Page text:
History swings

Greetings: An Army Musician’s Message Home

Review | by Sean McQuaid

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Kings Playhouse, Georgetown

It’s a long way to Tipperary (or so the old song goes), and lately it’s felt like an even longer way to Georgetown. I last visited two years ago, having travelled as little as possible in pandemic times; but I’m double-vaccinated now, so even a sickly scaredy-baby like me can’t resist the allure of that community’s iconic Kings Playhouse forever.

Like me, the Playhouse has been hindered by the pandemic; my last visit in 2019 was for At the Dog Leg Turn of the Road, a theatrical tribute to the late PEI military veteran Sgt. Lawrence Batchilder, and the first in a planned series of “Legacy Projects” designed to preserve the personal stories of veterans through story, song and theatre. Two years later, that series has finally resumed with Greetings: An Army Musician’s Message Home.

Inspired by the true story of “band boy” George Bradbury, an army musician who spent years held in a Polish POW camp during World War II, GAMMH is named after “Greetings,” a song Bradbury wrote during his imprisonment and mailed home to his family. It’s one of many vintage tunes featured in this music-centric show starring Benton Hartley, Catherine O’Brien, Marlene Handrahan, Haley Zavo and the PEI Regimental Band.

The show features golden oldies like “Alexander’s Ragtime Band,” “Boogie Woogie Bugle Boy,” “Don’t Sit Under the Appletree,” “How High the Moon,” “I’ll Be Home for Christmas,” “I’ll Be Seeing You,” “In the Mood,” “A Nightingale Sang in Berkeley Square,” “Pennsylvania 6-5000,” “Sentimental Journey,” “Solid Potato Salad,” “The White Cliffs of Dover” and more; covering artists such as Bing Crosby, Glenn Miller and the Andrews Sisters. It’s largely instrumental but select songs feature singers, mostly the lively, melodious O’Brien/Handrahan/Zavo trio.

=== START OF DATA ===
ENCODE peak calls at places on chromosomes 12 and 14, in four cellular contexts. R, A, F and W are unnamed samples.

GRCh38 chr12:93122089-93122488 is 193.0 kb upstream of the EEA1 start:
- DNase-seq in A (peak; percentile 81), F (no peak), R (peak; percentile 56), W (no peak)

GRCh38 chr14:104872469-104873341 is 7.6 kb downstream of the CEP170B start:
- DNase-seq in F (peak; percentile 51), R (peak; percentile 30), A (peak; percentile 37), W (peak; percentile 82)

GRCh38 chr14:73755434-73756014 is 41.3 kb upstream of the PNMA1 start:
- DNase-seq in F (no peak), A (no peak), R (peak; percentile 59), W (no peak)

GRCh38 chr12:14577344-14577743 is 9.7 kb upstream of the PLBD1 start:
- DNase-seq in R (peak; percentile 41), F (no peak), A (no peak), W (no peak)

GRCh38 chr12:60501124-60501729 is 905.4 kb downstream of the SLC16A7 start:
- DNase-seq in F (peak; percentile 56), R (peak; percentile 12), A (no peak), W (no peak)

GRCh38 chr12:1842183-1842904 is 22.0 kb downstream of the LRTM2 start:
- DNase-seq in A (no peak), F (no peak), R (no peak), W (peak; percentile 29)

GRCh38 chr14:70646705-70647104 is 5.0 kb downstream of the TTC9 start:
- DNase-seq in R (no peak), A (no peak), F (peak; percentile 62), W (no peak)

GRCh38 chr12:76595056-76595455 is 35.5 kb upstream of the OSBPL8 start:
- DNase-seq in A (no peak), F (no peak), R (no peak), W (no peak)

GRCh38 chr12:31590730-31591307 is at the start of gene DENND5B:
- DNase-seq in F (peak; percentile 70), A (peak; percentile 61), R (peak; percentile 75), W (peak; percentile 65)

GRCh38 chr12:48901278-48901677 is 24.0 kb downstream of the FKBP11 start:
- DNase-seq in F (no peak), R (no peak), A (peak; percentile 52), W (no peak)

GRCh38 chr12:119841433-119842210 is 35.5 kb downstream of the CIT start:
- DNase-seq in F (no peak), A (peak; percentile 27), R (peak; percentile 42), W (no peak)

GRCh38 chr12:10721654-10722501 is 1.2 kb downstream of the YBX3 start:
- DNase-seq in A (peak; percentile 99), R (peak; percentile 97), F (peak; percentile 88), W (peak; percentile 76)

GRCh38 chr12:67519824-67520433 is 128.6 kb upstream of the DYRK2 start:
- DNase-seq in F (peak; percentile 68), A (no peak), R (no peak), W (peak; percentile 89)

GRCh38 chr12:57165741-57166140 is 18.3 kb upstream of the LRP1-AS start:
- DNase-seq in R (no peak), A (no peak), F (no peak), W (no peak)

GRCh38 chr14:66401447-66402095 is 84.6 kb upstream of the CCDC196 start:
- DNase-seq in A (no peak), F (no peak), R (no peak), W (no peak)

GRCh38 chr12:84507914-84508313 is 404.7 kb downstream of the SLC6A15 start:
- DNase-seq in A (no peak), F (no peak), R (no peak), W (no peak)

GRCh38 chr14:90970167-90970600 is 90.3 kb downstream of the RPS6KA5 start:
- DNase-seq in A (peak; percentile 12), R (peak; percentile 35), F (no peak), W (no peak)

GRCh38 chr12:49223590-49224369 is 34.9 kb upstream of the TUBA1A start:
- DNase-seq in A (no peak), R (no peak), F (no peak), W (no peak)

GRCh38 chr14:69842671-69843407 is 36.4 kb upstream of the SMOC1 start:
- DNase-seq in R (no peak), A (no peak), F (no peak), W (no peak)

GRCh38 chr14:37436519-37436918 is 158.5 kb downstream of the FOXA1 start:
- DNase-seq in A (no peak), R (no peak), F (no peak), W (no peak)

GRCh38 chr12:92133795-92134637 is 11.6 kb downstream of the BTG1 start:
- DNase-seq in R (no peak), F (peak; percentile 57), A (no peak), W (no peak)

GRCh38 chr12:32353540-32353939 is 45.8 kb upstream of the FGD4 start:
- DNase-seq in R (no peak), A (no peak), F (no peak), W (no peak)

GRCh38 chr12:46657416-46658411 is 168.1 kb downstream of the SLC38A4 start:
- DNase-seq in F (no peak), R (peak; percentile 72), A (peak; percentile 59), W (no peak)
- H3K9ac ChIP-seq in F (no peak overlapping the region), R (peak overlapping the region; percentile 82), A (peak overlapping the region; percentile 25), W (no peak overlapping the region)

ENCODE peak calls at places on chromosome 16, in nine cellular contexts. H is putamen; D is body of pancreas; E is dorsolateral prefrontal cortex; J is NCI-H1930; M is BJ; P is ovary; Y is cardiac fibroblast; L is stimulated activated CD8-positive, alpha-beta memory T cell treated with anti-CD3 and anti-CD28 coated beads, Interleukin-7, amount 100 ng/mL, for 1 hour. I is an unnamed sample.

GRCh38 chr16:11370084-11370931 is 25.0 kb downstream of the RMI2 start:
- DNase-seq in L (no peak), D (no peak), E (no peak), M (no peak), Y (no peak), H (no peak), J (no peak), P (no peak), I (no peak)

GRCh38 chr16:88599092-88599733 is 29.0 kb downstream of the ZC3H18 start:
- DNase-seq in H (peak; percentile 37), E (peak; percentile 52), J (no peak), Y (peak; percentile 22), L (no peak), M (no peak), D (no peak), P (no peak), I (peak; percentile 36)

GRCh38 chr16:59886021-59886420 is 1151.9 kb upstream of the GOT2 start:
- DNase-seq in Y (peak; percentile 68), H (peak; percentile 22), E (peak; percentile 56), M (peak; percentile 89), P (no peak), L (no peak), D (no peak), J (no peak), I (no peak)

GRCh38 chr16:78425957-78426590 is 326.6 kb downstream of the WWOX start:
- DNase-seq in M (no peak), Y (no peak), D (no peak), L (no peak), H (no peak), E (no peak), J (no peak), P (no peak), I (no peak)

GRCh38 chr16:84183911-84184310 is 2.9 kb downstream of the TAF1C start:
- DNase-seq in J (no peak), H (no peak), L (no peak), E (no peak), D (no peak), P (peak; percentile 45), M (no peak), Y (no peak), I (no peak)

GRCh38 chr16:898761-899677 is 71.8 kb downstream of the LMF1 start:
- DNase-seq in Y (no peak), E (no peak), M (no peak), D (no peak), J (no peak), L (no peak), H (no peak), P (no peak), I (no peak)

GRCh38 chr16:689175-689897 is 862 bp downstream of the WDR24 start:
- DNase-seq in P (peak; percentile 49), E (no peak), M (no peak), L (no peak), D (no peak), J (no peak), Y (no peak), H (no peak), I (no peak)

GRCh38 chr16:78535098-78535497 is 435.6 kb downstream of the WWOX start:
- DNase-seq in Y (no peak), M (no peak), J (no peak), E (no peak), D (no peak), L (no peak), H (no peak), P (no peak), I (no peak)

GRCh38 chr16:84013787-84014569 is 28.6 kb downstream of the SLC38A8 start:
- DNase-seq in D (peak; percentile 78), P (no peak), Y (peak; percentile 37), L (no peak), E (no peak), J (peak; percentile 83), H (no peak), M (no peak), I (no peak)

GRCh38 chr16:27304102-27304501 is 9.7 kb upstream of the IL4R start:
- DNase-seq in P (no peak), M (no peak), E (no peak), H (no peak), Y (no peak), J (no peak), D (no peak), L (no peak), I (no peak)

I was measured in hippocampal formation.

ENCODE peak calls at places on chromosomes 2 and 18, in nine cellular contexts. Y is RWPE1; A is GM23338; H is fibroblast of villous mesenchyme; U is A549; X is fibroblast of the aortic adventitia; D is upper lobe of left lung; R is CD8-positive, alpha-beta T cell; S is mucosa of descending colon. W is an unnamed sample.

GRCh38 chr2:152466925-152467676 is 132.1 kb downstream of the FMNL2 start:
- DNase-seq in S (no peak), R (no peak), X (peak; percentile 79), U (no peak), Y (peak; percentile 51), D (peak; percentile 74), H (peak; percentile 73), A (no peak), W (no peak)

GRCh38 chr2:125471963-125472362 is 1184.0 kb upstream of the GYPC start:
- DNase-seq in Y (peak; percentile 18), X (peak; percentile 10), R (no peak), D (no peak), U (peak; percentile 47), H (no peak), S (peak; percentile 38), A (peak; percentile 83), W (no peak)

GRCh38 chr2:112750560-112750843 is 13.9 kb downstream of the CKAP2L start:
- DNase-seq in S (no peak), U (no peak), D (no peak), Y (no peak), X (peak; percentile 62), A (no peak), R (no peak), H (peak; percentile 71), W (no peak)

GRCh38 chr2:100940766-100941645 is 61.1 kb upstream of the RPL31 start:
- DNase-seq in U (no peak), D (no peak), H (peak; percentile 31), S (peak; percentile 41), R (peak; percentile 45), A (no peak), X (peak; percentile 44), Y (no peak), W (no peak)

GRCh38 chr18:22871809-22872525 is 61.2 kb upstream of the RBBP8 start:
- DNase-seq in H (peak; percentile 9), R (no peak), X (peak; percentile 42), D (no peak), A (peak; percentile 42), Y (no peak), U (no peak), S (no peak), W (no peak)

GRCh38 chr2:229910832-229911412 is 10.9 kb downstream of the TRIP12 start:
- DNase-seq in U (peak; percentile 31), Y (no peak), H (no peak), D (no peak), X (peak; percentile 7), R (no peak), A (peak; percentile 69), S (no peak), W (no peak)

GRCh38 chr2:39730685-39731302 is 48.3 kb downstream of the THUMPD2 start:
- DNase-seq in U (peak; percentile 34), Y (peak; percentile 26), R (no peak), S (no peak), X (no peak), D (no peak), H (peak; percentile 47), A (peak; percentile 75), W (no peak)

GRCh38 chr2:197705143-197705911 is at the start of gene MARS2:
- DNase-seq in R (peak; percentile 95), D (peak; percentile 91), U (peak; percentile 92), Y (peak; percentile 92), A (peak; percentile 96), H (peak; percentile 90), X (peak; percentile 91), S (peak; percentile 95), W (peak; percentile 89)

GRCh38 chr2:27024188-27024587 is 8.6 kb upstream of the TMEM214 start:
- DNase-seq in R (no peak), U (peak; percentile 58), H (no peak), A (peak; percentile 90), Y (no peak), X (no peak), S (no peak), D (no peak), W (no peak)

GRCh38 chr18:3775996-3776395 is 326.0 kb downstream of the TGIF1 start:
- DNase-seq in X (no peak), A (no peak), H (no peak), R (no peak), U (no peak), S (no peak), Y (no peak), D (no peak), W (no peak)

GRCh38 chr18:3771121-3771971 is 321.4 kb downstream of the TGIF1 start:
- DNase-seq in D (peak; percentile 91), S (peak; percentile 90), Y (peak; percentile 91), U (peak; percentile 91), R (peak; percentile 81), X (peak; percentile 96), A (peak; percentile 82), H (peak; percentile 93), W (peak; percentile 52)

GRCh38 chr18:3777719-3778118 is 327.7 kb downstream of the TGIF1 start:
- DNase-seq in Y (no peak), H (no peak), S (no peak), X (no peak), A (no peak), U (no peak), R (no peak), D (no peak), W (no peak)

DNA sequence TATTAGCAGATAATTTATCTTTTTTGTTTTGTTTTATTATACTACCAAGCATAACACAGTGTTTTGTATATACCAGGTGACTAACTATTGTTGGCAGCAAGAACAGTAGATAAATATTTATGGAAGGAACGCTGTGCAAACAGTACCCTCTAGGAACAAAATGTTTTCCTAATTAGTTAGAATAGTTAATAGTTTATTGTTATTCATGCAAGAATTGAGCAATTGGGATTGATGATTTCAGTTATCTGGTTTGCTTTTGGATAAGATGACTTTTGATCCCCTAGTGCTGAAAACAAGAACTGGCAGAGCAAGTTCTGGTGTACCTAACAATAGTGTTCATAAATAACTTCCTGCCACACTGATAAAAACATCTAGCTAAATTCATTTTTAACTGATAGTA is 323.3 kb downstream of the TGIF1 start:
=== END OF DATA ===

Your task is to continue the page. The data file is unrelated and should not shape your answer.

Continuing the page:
The rest of the show is a series of readings by Hartley and the trio (all four mostly working from script binders but seeming pretty familiar with their text)—recounting events of Bradbury’s life, talking about the music of the 1940s and its cultural impact, reading from POW camp newsletter The Clarion and sometimes performing in character, notably as Bradbury (Hartley) and as old-time radio personalities with period-appropriate shtick like an enjoyably cheesy Tyrone Power gag (inscrutable to most youngsters, but the show’s largely greying audience gets the joke).

Kings Playhouse Artist in Residence Handrahan doubles as the show’s writer/creator with input from Bradbury’s daughter Diane Kerwin, who shared her father’s stories with the production, as well as his titular song. That family history and the wartime backdrop add appropriate, effective notes of sentiment and somberness, but it’s also a really fun show thanks to a hit parade of grand old songs brought to infectious life by some fine singers and the adroit PEI Regimental Band (too many players to name them all, but this ex-percussionist admires the artful suspended cymbal stylings of drummer Sgt. Michael Gallant).

That musical thread woven throughout the production makes GAMMH an uncommonly warm, feel-good show for a wartime remembrance, echoing the wish expressed in Bradbury’s own lyrics: “Sunshine forever, no cloud in your sky.”

Sean McQuaid
Sean McQuaid

Mild-mannered legislative researcher by day and oddball freelance writer by night, past Buzz editor Sean McQuaid has been a contributor since the '90s and a theatre enthusiast for longer than that. He lives in Charlottetown with his wife, daughter, cat and untold thousands of comic books.